9. Live in humility instead of humiliation. Humility owns it. Humiliation blames others. Humility shares a “high five”. Humiliation points a finger. Positive people build up by saying, “I told you could do it”. Negative people tear down by saying, “I told you so”. Positive people give heart felt compliments. Negative people give back-handed compliments. Positive people promote a sense of duty. Negative people possess a sense of entitlement. Zig Ziglar writes, “Pride is the strangest of diseases. It makes everyone sick . . . except the one who has it.”
  10. Your EQ is more important than IQ. Positive people develop their emotional quotient. They use their empathy and understanding to guide them. Positive people are inspired and motivated by the success of others. They share in the emotion. Negative people become selfish in their emotions when others are succeeding. Positive people are thrilled . . . negative people are threatened.
  11. We over me. Positive people value team performance over individual effort. Negative people believe that if they don’t do it, it won’t, can’t and will not be done. Negative people depend on their own individual contributions so they can take credit. Positive people develop a team effort so they can share credit. Positive people get behind the ideas of others, even if it needs work. Negative people stand against the ideas of others that may not be “good enough”.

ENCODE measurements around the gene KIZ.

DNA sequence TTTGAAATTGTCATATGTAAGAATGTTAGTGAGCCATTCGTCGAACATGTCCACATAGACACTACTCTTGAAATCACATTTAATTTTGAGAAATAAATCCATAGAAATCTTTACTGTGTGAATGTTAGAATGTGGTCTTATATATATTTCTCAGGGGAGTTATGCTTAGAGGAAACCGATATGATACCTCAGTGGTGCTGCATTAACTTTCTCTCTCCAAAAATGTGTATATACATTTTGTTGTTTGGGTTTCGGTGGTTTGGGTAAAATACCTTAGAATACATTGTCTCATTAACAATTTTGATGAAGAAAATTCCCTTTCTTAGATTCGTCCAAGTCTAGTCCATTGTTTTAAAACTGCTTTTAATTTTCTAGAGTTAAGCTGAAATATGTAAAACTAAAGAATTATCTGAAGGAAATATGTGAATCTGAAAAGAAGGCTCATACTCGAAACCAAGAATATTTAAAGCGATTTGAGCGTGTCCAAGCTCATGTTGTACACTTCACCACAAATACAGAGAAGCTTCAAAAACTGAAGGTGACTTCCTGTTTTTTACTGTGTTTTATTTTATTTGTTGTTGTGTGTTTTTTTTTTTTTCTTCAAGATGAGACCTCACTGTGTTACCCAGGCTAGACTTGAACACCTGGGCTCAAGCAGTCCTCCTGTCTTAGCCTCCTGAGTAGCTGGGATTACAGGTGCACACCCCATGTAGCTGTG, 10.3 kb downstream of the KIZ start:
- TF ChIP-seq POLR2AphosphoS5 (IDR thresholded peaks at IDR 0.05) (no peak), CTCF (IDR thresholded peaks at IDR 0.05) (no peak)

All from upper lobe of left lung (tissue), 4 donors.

12. Change is good, instead of “I hate change”. Positive people agree with Heraclitus, “The only thing that is constant is change”. Louis L’Amour reminds us that “the only thing that never changes is that everything changes”. Negative people believe that people are fixed and cannot improve. Positive people say, “What’s new?” Negative people say, “What’s the use?”

One wolf will kill, steal and destroy. The other wolf will give a full and ever growing life. Which one will you feed?

It’s All Good . . . REALLY!

And we know that God causes everything to work together for the good of those who love God and are called according to His purpose for them.
Romans 8:28 NLT
I often wonder if things are going to work out or how things are going to work out . . . and during all that time . . . God is seemingly working them out.